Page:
Close
Close

Treasury and IRS issue proposed regulations on ‘next day rule’

RFP
Tax Hot TopicsTax Hot Topics
The Treasury Department and the IRS recently issued proposed regulations (REG-100400-14) under Treas. Reg. Sec. 1.1502-76(b) that would modify the application of the existing “end of day rule” and the “next day rule.”  

The current regulations under Treas. Reg. Sec. 1.1502-76(b) address the treatment of a corporation’s tax items that accrue on the day the corporation ceases to be a member of an affiliated group that has elected to file a consolidated tax return (a consolidated group) or becomes a member of a different consolidated group. The end-of-day rule under the current regulations provides that a Subchapter C corporation is treated as becoming or ceasing to be a member of a consolidated group at the end of the day of the corporation’s change in status. Accordingly, the corporation’s tax items reportable on that day are generally included in the tax return for the taxable year that ends as a result of the corporation’s change in status.  

The next-day rule, however, is an exception to the end-of-day rule under the current regulations.  Under the current next-day rule, if a transaction that occurs on the day of a corporation’s change in status can be properly allocated to the portion of the corporation’s day after the event that resulted in the corporation’s change in status, the corporation must treat the transaction as occurring at the beginning of the following day. The current regulations set forth certain factors for determining whether an item can be properly allocated to the portion of the corporation’s day after the event that resulted in the corporation’s change in status. The proper allocation of items under the current version of the next-day rule using these factors has led to controversy between the IRS and taxpayers.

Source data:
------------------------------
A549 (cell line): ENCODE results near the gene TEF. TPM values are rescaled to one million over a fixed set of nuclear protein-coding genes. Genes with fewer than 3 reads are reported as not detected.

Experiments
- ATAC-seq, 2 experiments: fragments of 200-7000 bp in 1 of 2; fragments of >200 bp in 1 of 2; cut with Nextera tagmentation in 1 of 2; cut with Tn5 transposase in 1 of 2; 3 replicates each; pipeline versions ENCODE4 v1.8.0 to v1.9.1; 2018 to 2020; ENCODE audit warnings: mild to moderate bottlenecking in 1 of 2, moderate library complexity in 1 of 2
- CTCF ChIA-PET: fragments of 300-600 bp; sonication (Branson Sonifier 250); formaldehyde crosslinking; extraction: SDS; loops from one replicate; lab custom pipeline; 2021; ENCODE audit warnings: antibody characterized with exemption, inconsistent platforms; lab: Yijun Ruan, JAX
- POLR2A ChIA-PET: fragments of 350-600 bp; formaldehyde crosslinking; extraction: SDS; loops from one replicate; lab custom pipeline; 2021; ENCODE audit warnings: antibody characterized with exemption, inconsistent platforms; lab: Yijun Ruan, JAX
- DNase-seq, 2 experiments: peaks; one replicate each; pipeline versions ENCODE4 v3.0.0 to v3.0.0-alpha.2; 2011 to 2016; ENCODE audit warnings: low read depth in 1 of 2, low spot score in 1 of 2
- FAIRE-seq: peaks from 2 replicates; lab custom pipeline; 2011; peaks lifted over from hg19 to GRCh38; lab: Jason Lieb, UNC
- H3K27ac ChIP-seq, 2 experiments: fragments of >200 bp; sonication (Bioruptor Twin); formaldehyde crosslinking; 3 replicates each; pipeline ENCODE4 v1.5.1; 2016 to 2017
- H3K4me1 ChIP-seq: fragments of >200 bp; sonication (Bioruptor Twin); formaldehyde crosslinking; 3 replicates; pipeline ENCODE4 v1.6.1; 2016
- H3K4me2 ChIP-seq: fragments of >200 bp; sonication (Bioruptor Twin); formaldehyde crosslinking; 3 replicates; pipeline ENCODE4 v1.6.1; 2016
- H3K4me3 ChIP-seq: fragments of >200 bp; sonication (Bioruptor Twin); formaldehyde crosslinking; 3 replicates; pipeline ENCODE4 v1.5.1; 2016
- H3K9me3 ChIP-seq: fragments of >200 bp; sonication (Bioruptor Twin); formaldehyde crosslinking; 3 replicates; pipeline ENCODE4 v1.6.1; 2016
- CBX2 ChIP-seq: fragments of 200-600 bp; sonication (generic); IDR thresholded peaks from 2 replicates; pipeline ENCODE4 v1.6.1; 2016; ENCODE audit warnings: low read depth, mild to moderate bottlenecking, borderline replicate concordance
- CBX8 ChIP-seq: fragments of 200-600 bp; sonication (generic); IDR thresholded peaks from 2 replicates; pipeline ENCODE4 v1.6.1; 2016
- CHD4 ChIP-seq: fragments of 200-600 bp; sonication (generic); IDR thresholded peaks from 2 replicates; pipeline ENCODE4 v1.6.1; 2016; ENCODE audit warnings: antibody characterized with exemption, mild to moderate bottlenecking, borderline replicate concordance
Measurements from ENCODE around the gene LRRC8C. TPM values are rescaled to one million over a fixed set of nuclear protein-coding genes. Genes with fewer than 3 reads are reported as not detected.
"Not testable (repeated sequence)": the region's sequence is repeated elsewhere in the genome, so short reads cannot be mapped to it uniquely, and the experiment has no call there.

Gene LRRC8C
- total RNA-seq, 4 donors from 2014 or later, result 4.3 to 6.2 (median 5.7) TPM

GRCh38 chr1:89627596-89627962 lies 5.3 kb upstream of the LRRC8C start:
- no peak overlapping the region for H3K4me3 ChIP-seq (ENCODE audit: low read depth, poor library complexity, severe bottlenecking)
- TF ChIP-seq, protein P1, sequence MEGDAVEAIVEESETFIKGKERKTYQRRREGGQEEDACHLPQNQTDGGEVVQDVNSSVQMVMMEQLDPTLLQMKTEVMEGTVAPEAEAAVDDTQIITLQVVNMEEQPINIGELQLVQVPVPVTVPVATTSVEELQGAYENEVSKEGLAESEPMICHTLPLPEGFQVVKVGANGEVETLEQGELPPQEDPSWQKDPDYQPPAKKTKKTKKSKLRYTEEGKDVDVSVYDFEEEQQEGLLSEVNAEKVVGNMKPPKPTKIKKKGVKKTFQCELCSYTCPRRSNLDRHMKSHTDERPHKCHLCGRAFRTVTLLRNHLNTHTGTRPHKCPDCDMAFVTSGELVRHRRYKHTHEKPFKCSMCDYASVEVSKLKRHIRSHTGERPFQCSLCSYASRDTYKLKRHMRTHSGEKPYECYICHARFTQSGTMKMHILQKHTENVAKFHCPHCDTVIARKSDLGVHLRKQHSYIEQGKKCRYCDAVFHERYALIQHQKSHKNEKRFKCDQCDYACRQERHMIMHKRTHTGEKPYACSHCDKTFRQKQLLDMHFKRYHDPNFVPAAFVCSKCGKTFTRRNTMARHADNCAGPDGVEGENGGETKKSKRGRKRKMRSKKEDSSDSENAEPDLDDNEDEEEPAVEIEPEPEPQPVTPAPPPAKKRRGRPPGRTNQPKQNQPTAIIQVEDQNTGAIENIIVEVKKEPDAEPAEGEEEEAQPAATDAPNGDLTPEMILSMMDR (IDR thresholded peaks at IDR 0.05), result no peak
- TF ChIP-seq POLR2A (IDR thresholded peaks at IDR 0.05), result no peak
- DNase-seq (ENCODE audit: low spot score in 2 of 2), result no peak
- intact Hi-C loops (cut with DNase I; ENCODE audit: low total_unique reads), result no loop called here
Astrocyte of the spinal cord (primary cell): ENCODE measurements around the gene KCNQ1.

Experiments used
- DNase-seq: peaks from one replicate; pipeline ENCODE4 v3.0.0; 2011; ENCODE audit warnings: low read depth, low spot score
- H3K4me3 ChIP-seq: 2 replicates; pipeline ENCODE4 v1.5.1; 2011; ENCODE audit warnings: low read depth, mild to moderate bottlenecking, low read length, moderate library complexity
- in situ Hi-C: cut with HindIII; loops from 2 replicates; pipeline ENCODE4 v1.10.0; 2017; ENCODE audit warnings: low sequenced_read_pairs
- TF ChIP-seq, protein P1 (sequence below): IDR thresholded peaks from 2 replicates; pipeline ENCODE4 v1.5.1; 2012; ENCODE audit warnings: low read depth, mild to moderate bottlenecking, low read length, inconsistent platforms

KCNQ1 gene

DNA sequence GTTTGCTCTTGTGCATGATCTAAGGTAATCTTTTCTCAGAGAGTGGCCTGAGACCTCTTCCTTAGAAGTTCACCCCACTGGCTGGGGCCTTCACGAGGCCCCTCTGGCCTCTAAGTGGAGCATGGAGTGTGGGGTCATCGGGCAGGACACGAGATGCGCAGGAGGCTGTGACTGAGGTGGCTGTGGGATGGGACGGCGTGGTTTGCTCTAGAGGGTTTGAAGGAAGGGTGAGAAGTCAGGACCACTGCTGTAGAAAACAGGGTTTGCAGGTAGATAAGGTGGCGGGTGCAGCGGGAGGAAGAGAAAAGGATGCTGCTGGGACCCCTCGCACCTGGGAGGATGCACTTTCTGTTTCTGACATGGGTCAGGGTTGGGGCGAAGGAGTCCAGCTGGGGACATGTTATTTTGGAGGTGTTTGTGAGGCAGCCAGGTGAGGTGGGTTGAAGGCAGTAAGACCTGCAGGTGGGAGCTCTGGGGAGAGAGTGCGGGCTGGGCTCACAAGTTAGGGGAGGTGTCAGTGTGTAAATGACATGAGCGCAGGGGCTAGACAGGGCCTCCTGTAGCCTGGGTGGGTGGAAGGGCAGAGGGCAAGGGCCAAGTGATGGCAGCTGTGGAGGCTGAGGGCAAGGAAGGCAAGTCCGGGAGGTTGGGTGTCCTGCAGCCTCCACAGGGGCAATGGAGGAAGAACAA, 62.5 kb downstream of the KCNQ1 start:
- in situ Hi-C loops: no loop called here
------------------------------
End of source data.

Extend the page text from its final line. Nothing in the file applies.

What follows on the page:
The proposed regulations modify and narrow the next-day rule. Under the proposed regulations, the modified version of the next-day rule applies only to “extraordinary items” as defined in the current and proposed regulations, which result from transactions that occur on the day of the corporation’s change in status but after the event causing such change in status. The proposed next-day rule doesn’t apply to any extraordinary item that arises “simultaneously” with the event that causes the corporation’s change in status. Extraordinary items under the proposed regulations are intended to include compensation-related deductions incurred in connection with the corporation’s change in status. This includes such items as fees for services rendered in connection with the corporation’s change in status (for example, investment banking success-based fees) and severance, bonus and option cancellation payments.

In addition to modifying the next-day rule, the proposed regulations address various related matters, including applying the anti-abuse rule, special rules for Subchapter S corporations and related issues under Sections 382 and 1374.

The proposed regulations, if finalized in their current form, are expected to substantially narrow the application of the next-day rule. Taxpayers should consider the proposed regulations and other IRS guidance, like generic legal advice memorandum 2012-10, when they contemplate transactions within the scope of the current and proposed regulations.

Contacts
Andy Cordonnier
+1 202 521 1502
andy.cordonnier@us.gt.com

Bryan Keith

+1 202 861 4116
bryan.keith@us.gt.com

Tax professional standards statement
This document supports Grant Thornton LLP’s marketing of professional services and is not written tax advice directed at the particular facts and circumstances of any person. If you are interested in the subject of this document, we encourage you to contact us or an independent tax professional to discuss the potential application to your particular situation. Nothing herein shall be construed as imposing a limitation on any person from disclosing the tax treatment or tax structure of any matter addressed herein. To the extent this document may be considered to contain written tax advice, any written advice contained in, forwarded with or attached to this document is not intended by Grant Thornton LLP to be used, and cannot be used, by any person for the purpose of avoiding penalties that may be imposed under the Internal Revenue Code.

The information contained herein is general in nature and is based on authorities that are subject to change. It is not, and should not be construed as, accounting, legal or tax advice provided by Grant Thornton LLP to the reader. This material may not be applicable to, or suitable for, the reader’s specific circumstances or needs and may require consideration of tax and nontax factors not described herein. Contact Grant Thornton LLP or other tax professionals prior to taking any action based upon this information. Changes in tax laws or other factors could affect, on a prospective or retroactive basis, the information contained herein; Grant Thornton LLP assumes no obligation to inform the reader of any such changes. All references to “Section,” “Sec.,” or “§” refer to the Internal Revenue Code of 1986, as amended.